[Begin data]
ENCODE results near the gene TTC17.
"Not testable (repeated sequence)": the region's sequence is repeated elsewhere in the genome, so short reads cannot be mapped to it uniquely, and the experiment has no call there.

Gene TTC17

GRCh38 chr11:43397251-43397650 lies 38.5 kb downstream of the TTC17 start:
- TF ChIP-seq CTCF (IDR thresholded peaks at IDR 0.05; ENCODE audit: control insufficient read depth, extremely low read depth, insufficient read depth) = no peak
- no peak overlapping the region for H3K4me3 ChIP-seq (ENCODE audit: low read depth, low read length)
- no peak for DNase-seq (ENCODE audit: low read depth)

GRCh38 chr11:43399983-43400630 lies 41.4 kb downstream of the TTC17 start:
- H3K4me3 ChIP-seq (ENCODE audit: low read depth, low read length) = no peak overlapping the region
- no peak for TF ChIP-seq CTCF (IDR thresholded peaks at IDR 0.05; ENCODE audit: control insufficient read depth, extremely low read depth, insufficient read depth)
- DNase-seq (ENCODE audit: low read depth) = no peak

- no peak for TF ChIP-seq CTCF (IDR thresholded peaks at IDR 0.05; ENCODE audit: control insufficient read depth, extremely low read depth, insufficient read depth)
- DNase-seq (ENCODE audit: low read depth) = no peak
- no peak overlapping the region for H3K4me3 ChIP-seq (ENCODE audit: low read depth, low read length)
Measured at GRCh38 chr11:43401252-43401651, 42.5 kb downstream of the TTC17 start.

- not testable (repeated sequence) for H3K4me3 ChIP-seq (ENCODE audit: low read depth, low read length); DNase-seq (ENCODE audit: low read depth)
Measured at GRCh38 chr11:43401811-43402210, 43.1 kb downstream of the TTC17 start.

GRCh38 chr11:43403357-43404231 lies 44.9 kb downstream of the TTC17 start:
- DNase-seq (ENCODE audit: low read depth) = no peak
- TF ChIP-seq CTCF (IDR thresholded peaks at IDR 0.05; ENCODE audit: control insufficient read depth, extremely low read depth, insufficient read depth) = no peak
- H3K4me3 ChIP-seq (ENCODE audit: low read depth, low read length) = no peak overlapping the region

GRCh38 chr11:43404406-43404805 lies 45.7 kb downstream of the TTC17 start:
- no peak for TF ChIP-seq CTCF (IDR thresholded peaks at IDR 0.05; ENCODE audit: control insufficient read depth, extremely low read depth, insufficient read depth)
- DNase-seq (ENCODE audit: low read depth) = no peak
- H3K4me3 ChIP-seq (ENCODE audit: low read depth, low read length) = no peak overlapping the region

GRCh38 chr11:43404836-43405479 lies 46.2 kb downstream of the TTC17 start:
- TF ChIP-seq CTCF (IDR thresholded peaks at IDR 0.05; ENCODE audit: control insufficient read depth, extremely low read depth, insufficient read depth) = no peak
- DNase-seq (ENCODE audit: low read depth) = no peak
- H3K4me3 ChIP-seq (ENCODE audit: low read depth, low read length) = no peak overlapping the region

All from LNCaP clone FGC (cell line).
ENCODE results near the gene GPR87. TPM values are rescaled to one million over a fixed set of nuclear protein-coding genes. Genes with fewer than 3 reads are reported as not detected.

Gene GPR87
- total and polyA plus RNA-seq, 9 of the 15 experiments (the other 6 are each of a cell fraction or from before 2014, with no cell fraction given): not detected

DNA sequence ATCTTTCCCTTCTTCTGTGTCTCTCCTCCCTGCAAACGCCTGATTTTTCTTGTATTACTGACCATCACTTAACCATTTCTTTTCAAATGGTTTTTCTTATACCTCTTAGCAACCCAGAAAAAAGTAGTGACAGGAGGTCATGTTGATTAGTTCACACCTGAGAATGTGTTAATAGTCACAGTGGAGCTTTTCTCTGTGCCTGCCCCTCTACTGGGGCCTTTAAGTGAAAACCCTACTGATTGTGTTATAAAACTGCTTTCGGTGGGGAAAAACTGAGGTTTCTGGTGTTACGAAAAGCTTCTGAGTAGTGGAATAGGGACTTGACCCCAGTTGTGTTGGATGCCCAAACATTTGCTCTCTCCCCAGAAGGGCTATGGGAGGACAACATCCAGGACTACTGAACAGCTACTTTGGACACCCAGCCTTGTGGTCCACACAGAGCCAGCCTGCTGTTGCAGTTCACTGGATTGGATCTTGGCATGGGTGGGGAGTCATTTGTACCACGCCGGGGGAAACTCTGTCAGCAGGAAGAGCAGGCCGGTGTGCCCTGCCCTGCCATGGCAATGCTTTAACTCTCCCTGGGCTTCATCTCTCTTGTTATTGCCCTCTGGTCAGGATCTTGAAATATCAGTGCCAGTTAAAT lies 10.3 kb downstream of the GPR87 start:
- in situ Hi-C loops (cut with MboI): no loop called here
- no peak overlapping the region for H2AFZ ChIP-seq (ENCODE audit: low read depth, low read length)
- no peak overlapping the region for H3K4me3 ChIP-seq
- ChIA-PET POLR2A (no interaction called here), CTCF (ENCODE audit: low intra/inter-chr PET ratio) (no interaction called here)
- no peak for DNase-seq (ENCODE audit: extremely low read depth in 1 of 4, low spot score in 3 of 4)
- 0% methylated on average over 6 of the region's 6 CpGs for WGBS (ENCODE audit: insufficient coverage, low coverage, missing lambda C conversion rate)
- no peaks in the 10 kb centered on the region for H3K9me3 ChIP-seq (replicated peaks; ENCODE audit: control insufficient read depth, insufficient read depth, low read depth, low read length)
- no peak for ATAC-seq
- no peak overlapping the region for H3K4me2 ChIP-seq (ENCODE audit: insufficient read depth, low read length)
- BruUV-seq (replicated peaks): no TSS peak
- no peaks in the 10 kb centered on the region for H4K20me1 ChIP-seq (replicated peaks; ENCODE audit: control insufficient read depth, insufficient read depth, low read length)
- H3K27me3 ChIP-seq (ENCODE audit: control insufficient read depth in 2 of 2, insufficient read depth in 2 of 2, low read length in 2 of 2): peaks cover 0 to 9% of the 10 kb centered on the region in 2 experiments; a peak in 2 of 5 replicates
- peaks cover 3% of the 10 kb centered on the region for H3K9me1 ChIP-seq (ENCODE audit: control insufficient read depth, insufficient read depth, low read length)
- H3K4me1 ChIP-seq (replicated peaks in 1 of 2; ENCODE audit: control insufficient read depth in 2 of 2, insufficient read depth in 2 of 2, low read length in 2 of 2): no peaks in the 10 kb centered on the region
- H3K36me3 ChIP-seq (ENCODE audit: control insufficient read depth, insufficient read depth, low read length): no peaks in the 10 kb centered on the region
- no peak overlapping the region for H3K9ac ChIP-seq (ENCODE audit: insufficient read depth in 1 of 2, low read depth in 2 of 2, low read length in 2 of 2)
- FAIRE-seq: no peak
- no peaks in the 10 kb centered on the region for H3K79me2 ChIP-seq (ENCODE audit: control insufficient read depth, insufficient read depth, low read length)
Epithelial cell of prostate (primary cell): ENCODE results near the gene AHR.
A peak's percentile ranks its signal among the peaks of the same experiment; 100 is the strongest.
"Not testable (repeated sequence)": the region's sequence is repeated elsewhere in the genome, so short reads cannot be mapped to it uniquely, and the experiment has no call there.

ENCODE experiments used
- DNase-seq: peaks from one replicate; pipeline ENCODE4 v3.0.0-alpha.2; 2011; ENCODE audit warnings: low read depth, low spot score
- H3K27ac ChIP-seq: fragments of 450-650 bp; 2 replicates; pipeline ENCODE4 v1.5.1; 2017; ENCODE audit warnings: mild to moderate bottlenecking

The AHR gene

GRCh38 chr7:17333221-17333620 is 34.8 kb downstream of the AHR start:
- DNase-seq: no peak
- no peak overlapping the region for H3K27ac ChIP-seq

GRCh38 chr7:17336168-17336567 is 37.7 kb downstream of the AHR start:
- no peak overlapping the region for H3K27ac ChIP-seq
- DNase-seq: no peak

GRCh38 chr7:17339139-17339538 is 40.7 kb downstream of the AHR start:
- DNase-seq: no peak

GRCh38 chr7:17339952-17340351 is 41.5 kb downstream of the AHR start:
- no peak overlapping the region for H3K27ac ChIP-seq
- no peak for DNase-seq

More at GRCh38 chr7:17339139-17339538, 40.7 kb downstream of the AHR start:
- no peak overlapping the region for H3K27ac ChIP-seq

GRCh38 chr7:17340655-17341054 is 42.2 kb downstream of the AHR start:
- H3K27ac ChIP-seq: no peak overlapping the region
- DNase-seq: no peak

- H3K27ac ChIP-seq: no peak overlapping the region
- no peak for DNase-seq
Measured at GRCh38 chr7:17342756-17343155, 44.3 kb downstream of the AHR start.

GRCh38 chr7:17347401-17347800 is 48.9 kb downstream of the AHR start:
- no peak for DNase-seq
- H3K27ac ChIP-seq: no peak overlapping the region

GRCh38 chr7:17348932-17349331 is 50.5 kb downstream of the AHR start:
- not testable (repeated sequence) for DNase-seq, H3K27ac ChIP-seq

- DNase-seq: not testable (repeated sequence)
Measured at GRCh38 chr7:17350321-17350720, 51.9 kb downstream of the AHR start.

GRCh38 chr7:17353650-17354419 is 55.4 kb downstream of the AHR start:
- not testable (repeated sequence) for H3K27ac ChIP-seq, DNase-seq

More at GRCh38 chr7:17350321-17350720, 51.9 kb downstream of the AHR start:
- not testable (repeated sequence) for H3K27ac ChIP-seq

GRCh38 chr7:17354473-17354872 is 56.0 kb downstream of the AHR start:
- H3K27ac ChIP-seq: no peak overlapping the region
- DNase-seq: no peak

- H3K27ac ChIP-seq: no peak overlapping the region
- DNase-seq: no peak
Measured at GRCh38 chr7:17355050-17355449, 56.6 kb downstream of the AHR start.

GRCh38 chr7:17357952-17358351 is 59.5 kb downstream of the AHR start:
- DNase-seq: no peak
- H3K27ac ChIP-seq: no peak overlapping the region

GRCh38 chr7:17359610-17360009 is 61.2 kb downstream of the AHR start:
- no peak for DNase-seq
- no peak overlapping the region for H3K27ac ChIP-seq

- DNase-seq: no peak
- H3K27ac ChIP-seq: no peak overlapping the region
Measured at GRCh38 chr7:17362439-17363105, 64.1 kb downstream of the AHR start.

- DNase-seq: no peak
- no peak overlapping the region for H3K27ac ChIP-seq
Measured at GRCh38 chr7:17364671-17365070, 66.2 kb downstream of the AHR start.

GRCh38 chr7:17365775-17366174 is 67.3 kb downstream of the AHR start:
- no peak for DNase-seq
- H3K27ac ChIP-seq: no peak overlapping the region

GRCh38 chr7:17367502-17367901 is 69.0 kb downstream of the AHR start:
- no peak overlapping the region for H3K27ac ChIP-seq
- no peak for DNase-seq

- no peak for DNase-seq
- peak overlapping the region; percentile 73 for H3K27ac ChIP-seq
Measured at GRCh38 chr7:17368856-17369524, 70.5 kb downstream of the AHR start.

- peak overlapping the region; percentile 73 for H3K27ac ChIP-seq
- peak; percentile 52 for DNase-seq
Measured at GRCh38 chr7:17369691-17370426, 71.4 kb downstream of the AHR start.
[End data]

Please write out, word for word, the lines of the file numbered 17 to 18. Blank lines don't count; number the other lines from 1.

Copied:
Measured at GRCh38 chr11:43401811-43402210, 43.1 kb downstream of the TTC17 start.

GRCh38 chr11:43403357-43404231 lies 44.9 kb downstream of the TTC17 start: